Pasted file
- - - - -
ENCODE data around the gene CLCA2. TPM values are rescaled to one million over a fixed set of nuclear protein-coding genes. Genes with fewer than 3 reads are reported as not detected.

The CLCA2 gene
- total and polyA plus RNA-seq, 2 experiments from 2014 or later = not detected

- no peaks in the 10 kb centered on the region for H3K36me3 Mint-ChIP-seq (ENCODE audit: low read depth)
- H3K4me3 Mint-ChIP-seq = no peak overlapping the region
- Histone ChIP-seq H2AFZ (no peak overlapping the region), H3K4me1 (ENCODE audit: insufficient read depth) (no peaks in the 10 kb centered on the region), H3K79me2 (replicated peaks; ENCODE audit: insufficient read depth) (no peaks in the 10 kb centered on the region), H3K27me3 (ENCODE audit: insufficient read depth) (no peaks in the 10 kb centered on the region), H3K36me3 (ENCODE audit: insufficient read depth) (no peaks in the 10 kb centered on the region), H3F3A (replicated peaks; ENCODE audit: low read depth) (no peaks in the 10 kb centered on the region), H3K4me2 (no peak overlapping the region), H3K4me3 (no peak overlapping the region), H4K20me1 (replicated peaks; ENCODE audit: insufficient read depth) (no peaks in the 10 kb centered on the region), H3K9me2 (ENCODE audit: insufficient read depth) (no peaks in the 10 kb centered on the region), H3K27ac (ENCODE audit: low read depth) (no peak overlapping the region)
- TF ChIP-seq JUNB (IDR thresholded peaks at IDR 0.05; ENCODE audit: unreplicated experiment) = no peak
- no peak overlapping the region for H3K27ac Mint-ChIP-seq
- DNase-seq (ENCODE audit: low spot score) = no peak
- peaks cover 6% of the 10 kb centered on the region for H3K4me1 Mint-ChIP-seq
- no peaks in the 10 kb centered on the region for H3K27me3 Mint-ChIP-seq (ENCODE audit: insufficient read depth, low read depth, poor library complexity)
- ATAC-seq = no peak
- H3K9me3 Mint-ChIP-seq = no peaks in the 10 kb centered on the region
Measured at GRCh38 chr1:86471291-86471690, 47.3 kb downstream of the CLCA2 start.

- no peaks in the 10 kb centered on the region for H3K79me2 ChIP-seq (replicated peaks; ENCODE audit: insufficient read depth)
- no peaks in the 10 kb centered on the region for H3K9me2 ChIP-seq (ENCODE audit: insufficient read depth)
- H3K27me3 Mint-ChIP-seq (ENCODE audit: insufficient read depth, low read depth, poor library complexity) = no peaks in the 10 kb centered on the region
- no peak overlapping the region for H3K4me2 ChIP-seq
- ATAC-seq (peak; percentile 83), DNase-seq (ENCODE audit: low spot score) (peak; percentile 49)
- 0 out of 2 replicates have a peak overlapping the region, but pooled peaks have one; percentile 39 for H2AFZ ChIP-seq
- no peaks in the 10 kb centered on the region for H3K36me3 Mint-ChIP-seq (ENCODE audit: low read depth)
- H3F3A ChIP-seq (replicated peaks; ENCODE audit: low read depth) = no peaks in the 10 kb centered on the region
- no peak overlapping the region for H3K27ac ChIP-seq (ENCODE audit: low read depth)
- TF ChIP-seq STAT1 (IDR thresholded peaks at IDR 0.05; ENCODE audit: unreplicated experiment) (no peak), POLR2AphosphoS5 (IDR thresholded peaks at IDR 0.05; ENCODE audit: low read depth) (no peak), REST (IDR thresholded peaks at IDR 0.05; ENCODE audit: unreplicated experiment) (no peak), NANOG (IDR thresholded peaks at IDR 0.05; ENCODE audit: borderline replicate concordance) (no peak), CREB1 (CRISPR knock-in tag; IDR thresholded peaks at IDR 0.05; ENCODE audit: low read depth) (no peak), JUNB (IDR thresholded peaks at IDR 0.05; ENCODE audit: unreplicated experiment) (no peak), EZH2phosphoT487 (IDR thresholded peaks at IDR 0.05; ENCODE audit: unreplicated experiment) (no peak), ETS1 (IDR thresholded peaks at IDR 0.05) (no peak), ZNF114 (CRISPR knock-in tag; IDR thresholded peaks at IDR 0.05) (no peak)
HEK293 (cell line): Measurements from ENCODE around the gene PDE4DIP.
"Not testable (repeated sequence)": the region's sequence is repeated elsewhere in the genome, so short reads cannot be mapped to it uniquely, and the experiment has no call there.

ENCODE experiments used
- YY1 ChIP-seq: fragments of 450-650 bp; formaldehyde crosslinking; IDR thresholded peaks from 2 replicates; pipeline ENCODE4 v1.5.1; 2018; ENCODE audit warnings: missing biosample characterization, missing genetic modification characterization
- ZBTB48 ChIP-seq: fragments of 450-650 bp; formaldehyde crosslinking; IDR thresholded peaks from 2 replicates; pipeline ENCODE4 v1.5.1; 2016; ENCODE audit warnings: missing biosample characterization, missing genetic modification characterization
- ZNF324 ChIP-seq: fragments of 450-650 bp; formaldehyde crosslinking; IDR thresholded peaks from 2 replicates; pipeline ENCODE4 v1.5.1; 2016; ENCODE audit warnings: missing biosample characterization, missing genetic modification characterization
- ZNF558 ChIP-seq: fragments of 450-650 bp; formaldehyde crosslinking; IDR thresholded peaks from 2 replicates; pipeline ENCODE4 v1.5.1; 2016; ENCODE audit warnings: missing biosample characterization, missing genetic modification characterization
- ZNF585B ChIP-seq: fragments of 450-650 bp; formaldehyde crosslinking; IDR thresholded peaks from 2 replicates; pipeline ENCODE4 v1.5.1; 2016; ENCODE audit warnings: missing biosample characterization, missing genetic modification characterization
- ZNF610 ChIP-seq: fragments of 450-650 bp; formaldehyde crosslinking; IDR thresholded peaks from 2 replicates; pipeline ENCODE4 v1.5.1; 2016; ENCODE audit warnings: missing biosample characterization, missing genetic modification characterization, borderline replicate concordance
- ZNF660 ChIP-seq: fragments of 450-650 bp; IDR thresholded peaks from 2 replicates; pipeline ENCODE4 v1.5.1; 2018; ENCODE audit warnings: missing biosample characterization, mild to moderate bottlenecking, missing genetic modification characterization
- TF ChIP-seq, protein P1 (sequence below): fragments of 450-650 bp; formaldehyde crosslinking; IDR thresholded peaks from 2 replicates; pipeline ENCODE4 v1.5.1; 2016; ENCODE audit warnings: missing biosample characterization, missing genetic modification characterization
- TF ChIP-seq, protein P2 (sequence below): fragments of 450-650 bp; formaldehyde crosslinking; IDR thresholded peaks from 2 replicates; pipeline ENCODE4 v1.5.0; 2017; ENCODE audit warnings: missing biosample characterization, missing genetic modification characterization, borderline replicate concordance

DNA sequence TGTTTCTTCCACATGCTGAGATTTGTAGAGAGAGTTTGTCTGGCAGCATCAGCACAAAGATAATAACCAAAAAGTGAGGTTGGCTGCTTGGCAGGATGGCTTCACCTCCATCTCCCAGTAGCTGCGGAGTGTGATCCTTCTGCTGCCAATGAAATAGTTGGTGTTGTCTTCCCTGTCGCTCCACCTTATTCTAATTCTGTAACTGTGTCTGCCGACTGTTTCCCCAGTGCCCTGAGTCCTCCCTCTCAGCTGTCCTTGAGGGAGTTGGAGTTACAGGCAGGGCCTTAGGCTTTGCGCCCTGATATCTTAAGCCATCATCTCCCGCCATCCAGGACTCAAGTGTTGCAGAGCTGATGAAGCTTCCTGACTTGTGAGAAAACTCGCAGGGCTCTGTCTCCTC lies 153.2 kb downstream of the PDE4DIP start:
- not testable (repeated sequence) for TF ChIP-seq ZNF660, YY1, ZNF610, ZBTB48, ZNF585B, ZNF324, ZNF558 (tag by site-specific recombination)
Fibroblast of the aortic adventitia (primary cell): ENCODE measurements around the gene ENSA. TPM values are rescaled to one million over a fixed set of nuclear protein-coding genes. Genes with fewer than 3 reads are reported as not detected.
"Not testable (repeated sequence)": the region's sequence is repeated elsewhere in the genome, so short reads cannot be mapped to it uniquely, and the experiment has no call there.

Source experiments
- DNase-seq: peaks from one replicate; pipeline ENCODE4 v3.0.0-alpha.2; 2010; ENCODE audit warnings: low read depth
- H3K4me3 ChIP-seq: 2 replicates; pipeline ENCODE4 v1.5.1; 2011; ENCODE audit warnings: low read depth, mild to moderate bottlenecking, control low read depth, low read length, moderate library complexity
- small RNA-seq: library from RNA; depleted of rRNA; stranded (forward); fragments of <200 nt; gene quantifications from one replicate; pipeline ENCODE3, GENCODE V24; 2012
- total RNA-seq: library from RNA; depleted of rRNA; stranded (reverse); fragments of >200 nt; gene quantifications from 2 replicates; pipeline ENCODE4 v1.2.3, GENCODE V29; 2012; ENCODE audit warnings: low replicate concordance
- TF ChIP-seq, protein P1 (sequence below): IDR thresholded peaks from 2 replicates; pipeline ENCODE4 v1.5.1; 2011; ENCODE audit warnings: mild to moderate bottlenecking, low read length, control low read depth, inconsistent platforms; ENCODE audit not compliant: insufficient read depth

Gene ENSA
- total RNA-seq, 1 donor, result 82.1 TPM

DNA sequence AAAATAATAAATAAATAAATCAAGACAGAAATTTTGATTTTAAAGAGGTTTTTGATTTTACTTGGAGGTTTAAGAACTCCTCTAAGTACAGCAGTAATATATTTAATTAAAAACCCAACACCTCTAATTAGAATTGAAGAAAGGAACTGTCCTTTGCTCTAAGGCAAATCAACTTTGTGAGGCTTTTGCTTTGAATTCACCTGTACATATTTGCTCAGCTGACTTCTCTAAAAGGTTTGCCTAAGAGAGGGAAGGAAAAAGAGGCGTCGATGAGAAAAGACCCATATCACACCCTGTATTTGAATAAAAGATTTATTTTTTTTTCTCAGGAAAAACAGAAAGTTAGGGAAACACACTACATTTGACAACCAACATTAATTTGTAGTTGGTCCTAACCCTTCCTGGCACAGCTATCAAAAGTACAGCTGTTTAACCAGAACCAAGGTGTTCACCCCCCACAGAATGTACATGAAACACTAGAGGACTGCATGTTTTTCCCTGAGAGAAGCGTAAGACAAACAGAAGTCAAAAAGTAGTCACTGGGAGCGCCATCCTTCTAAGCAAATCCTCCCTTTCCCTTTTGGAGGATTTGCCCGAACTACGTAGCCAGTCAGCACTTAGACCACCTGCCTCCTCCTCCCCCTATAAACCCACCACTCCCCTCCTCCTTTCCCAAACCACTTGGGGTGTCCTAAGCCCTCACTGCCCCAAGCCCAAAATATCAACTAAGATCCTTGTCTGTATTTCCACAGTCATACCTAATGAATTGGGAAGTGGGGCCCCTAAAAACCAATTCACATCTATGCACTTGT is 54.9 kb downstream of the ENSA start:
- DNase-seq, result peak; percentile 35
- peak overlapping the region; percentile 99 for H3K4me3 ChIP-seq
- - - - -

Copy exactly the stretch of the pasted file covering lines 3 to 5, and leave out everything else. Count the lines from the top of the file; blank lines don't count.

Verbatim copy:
- total and polyA plus RNA-seq, 2 experiments from 2014 or later = not detected

- no peaks in the 10 kb centered on the region for H3K36me3 Mint-ChIP-seq (ENCODE audit: low read depth)
- H3K4me3 Mint-ChIP-seq = no peak overlapping the region